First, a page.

KAM Snap Tutorial
KAM snaps or plastic fasteners are this great invention that make the perfect alternative to buttons. Not only are they bright, colourful and fun. They are quick and easy to install once you have the technique down pat. They require no sewing, no complicated buttonholes and can be installed in less than 1 minute for a simple and sturdy closure.
I first started using KAM snaps a few years ago when I started sewing baby bibs. The best part is that the baby can’t pull the bib off when they are used, something I hate about Velcro closure bibs. Since then, I’ve grown to love them even more and use them on everything from purses and bags to pillow covers and where I can put them really. You are only limited by your imagination, and if it’s something where you’d normally use a traditional button and buttonhole or velcro, you can easily replace it with a snap.
The snaps themselves come in several different sizes, the most common size is size 20 (T5), which is the size I use on everything. It will also be the size you will easily find when you go to purchase your snaps, but you may need to check first just to be sure.
You can find KAM snaps in many places. From amazon to eBay and other smaller fabric and patchwork shops. If you’re just starting out using them, you will need to purchase KAM snap pliers first which is a very small initial investment. Sometimes they come in a kit with a few snaps, otherwise you can purchase your plastic snaps separately anytime. If you’re in Australia you can get them here or here (that’s where I get mine), along with pliers and a colour card! because who doesn’t love a snap colour card?!
If this is your first-time installing snaps, I do recommend practising on a scrap bit of fabric first, so you get a feel of how the process works and how the plier’s work. You don’t want to stuff up the installation, they can be difficult to remove, and you risk damaging your sewing project. However if your installation doesn’t exactly go well they can be removed. you simply squeeze the snap sideways in your pliers to break the seal between the cap and the stud/socket. The fabric will still be marked by the hole you poked in it first with the awl.
you might also want to test the thickness of the layers your inserting your snaps into. I find they are totally fine with two layers of fabric and some cotton batting in between plus some thin interfacing like SF101. If your using thicker materials or different interfacings that are quiet thick you may want to do a test first on some scrap to make sure that the post on the cap can be squashed sufficiently enough to secure your snap in place without it falling apart.
Let’s get started!
- KAM Snap Pliers
- An awl to push holes through the fabric/ fabric layers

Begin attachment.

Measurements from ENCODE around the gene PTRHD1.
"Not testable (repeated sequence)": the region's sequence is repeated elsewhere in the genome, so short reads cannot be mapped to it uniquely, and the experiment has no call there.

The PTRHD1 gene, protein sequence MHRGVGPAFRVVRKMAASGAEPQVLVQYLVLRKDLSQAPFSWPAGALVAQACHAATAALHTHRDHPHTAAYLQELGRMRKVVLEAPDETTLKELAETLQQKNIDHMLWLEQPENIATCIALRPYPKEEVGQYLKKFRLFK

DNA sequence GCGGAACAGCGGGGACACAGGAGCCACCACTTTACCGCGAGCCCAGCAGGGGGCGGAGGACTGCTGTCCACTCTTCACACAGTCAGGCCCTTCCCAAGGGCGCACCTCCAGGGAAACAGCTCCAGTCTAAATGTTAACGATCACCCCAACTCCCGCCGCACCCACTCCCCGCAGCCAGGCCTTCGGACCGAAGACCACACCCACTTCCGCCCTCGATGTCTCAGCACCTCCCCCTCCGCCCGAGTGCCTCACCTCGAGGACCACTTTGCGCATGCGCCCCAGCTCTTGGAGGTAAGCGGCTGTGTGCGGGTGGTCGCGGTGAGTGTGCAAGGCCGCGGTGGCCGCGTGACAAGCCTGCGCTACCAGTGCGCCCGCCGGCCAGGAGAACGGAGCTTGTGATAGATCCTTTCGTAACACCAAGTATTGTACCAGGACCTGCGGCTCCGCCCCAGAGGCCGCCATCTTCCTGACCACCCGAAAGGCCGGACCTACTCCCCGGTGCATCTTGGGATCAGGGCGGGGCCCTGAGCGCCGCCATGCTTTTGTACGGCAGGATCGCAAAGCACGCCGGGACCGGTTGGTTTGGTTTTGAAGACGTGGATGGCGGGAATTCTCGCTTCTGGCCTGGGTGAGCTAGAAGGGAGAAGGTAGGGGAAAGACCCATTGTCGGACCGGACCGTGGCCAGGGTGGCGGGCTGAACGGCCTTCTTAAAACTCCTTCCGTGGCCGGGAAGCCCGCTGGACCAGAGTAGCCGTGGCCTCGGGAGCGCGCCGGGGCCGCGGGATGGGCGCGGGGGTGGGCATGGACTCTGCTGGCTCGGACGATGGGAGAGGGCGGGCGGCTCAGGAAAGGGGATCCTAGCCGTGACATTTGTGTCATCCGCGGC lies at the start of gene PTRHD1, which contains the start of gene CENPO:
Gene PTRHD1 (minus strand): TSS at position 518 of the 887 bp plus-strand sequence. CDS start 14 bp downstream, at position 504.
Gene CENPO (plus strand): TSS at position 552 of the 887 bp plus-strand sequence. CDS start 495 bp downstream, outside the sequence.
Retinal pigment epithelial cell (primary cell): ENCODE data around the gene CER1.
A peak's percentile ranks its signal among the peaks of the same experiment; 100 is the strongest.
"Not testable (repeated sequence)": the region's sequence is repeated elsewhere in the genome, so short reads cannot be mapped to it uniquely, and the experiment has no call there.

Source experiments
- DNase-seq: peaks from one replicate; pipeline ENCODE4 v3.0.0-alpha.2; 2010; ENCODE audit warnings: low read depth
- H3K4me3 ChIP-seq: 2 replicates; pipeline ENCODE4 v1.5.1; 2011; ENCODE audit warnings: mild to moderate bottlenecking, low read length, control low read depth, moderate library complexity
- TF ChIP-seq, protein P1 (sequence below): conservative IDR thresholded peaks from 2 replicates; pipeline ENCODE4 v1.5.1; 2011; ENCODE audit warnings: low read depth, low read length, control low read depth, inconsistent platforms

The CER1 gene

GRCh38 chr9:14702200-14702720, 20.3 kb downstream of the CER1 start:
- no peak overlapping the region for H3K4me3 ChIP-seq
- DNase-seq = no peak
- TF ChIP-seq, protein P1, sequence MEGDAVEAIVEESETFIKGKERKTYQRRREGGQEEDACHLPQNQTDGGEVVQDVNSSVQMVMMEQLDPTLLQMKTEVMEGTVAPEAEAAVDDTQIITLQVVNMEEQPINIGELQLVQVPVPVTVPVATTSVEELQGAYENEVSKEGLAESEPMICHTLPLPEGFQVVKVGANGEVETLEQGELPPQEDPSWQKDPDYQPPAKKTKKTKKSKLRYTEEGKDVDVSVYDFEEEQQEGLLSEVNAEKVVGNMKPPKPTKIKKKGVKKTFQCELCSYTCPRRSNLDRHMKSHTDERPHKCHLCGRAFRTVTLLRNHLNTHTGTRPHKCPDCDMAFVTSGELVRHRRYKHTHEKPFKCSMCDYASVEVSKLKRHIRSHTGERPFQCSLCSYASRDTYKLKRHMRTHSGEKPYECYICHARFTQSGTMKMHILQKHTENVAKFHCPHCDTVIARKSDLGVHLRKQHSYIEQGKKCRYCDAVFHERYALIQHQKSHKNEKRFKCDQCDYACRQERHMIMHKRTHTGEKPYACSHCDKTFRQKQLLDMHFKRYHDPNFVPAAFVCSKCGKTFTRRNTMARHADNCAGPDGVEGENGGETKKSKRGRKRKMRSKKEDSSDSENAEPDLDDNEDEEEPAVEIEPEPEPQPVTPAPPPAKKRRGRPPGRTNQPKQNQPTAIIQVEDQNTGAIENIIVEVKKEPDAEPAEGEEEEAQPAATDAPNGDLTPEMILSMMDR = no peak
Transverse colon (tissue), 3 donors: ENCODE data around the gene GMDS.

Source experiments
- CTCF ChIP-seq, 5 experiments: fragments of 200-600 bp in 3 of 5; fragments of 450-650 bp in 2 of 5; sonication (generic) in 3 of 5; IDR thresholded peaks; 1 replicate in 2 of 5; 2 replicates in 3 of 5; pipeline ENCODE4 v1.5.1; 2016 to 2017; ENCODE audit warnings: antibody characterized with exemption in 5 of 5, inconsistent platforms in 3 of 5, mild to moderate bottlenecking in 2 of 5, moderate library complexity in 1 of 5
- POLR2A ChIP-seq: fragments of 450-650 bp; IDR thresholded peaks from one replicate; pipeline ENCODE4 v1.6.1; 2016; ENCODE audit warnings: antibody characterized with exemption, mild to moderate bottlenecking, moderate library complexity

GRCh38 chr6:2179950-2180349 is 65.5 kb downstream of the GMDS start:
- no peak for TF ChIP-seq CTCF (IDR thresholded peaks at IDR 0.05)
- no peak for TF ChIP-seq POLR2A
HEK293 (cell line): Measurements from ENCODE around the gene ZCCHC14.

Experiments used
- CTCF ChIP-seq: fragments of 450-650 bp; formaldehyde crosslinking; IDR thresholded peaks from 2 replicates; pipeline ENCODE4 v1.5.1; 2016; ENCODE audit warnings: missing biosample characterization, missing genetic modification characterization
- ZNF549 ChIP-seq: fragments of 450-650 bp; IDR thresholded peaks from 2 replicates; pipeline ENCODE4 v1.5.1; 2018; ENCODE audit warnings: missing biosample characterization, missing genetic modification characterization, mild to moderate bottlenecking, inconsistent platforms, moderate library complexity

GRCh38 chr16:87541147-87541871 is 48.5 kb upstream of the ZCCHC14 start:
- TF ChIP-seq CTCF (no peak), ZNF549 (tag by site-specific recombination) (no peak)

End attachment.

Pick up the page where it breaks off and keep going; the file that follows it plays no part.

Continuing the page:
- Plastic snaps
- Your sewing project
- Marking pen (I use Frixion)
Select a set of snaps by choosing 2 caps, a stud and a socket in the colour you choose to use.
Mark on your fabric where you will insert your snap with a removable fabric marker. In my patchwork snap pouch pattern, I tell you exactly where to insert the snaps for each sized pouch.
Take your awl and push it through the fabric/fabric layers right where you put your mark. In this case we are putting a snap in the pouch flap so we push the awl all the way through the layers on the flap only.
Take one of the caps and push the prong through the hole you just made. The caps generally go on the outside of the project, but it depends on what you are sewing. Caps are on the outside; the stud and socket are on the inside of the snap pair. The stud and the socket are the bit that connect together to form the closure. The cap goes on the outside of the flap.
This is what it looks like on the inside of the flap. See that little post sticking through.
Place a STUD over the post of the cap on the other side of the fabric/other side of the flap.
NOTE: Whenever I am using a press stud I place the stud on top of the corresponding socket, not the other way around. When you are closing something, you want to push the stud into the socket, and when you are opening it you want to pull it out/off the socket. You might choose to do this differently and that’s fine. The best part about KAM snaps is they look exactly the same on the outside (due to that shiny, smooth cap), regardless of whether the stud or the socket is on top.
Now use the KAM snap pliers to secure the Snap in place. To do this you nest your snap into the pliers by making sure the cap at the bottom is sitting snug in the black disk at the bottom on the pliers.
Your stud should then align with the pushing disk at the top of the pliers.
Once you’re happy with how everything is aligned, you then squeeze the handles of the pliers hard until the post in the cap is squashed down.
The post from your cap should now look like this. All squashed down and holding the stud in place.
Repeat the same process to attach the socket part of the snap pair to the other cap. In this case it goes in the front part of the pouch, or directly across from where you want it to snap to the corresponding stud. In my pattern, I tell you how to find where to put the corresponding socket.
This is what your successfully inserted snaps should look like.
Now you can go grab some snaps and pliers and get snapping. Remember if this is new to you, to practise on some scrap fabric first before you go to your finished make. It is really easy and you will soon be obsessed with KAM snaps just like me!
Happy Snapping! Kellie. X.
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